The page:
In early November 2023, Proofpoint observed TA4557 directing the recipient to “refer to the domain name of my email address to access my portfolio” in the initial email instead of sending the resume website URL directly in a follow-up response, according to the post. This was likely a further attempt to evade automated detection of suspicious domains.
The potential victim, upon visiting the “personal website” as directed by the threat actor, is presented with a page with a fake candidate resume, which filters the user upon visit and decides whether to send them to the next stage of the attack.
‘Living off the land’ to drop More_eggs backdoor
The users that pass the threat actor’s filtering checks are subsequently sent to the candidate website that employs a captcha, which upon completion, initiates downloading a zip file containing a shortcut file LNK. LNK abuses legitimate functions in “ie4uinit.exe,” a Microsoft utility program, to download and execute a scriptlet from a location in another “ie4uinit.inf” file in the zip.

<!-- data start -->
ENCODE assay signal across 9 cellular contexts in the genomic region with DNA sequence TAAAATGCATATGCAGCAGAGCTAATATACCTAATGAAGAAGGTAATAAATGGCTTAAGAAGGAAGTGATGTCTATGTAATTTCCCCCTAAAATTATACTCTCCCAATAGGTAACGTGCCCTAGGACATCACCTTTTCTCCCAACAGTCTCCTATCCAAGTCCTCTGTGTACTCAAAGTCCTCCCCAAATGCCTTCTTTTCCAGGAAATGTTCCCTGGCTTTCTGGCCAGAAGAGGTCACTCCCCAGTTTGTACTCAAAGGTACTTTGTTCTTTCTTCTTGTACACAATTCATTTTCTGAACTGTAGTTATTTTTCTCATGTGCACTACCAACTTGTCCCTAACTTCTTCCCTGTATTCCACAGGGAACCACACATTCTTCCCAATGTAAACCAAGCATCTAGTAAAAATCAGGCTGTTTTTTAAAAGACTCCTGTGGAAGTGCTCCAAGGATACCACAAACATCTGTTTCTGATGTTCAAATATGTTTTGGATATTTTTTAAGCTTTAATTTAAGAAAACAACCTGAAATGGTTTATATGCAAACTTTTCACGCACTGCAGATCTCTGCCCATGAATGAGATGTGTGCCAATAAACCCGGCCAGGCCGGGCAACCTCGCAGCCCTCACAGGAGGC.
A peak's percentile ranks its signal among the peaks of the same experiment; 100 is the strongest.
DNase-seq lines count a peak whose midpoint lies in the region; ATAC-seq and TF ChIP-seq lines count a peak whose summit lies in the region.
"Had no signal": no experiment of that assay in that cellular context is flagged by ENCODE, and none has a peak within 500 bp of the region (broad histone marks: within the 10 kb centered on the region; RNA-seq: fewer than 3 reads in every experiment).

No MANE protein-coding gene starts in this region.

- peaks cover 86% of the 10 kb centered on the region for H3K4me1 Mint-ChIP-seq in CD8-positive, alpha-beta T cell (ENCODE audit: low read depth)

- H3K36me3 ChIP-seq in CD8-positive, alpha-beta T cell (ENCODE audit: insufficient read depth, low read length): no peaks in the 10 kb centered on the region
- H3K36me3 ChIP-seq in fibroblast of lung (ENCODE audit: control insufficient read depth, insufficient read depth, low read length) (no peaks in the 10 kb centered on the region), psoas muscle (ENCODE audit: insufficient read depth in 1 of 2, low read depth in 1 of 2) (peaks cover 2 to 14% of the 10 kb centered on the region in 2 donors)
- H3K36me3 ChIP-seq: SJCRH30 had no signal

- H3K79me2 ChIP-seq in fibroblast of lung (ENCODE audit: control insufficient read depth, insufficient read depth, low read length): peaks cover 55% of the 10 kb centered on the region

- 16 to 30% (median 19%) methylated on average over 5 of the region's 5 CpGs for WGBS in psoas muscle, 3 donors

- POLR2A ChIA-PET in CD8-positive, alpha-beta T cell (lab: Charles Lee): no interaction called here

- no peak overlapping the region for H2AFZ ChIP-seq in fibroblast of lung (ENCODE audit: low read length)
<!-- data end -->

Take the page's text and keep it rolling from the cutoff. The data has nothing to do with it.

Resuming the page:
“This technique is commonly referred to as ‘Living Off The Land’ (LOTL),” Proofpoint said. “The scriptlet decrypts and drops a DLL in the %APPDATA%Microsoft folder. The DLL employs anti-sandbox and anti-analysis techniques for evasion and drops the More_Eggs backdoor.”
Proofpoint noted in the blog post that it has seen an increase in threat actors using benign messages to build trust and engage with a target before sending the malicious content, and TA4557 adopting this technique calls for organizations using third-party job posting to watch out for this actor’s tactics, techniques, and procedures (TTPs).